"For many years, there has been talk expressing great concern about the oil reserves in the United States. Every four or five years, articles are published stating that we are running out of oil and our proved reserves, to date, are only adequate, at our present rate of consumption, for about 20 years. While this is true, it does not leave us with the complete picture. The industry in the past 20 years has never had more than a 20 year reserve. It must be said, however, that it is becoming more difficult with each passing year to find oil enough to keep our reserves 20 years ahead of our present rate of consumption.
An oil reserve as defined in the Petroleum Dictionary is “Oil remaining underground, proven to a high degree of probability, the recovery of which is commercially feasible at present day prices and costs."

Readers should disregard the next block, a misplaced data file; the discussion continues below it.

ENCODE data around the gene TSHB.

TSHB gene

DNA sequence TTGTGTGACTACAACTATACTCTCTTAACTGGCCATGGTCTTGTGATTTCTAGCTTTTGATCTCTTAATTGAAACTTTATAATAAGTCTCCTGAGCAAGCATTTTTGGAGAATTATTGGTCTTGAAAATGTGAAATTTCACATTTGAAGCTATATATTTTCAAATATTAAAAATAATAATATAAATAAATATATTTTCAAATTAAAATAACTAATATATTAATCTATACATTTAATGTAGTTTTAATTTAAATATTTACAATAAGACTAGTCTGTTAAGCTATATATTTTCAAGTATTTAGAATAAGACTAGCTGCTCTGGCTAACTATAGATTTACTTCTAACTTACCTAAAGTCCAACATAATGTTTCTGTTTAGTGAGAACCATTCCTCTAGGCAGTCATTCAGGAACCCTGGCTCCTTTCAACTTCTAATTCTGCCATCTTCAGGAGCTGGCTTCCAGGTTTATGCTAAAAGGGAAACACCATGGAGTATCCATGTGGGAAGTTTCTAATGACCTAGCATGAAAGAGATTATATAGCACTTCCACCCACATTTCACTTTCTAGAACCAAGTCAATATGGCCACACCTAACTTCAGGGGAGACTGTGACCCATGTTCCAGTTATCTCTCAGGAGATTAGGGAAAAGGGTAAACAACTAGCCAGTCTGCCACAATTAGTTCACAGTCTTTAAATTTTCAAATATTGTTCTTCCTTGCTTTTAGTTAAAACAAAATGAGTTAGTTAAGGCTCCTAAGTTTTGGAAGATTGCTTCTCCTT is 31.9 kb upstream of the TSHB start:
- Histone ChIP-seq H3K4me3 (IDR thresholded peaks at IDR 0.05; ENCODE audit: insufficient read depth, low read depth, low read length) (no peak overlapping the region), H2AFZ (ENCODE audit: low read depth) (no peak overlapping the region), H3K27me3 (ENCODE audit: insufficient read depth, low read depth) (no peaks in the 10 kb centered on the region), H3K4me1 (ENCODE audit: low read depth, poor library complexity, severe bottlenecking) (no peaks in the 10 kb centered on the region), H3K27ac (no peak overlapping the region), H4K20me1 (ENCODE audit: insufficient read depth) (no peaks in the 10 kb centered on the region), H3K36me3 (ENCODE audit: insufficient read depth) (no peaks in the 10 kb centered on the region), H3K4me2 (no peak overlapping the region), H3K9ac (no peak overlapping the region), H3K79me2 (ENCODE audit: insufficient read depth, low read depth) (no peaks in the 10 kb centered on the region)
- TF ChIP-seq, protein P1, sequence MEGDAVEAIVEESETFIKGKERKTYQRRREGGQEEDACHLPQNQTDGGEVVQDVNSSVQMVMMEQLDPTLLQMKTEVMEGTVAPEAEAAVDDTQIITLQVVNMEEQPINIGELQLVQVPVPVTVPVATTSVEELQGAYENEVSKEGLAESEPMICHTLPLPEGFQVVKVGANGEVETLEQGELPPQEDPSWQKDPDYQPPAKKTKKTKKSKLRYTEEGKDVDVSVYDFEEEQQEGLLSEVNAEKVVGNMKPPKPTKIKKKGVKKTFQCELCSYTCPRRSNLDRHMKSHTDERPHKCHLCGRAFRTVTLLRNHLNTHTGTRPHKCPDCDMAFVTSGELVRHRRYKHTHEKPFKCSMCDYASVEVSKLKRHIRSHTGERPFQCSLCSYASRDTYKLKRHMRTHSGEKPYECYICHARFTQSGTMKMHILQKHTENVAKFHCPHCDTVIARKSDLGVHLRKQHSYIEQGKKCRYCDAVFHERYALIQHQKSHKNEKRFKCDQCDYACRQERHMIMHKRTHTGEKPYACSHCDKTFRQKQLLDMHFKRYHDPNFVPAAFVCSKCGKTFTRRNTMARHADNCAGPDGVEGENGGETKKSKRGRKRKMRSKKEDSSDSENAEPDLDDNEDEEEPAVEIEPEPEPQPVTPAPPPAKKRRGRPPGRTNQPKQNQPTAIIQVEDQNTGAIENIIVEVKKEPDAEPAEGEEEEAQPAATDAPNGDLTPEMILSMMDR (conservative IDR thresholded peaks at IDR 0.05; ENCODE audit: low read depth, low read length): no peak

As is generally known only a small portion of the oil found in the earth is ever recovered. If we take a high rate of recovery of 50 per cent, then there are 33 billion barrels of unrecoverable oil remaining in the ground as of 1947.
If an economical method of extracting oil could be found, our proved reserves would be increased many-fold. Many articles have been written along this line and in the past two decades much work has been done.
The purpose of this thesis is to determine experimentally the maximum amount of oil that may be recovered by means of combustion from an unconsolidated sand saturated with oil.
The economic side of the problem can not be determined until more laboratory work has been done and field experiments have been performed"--Introduction, pages 1-2.
Martin, R. I.
Mining and Nuclear Engineering
M.S. in Mining Engineering
Missouri School of Mines and Metallurgy
v, 33 pages
© 1951 David K. Anderson, All rights reserved.
Thesis - Open Access
Library of Congress Subject Headings
Thermal oil recovery -- Research
Print OCLC #
Electronic OCLC #
Link to Catalog Recordhttp://laurel.lso.missouri.edu/record=b1068079~S5
Anderson, David K., "Recovering oil from an unconsolidated sand by means of combustion" (1951). Masters Theses. 2984.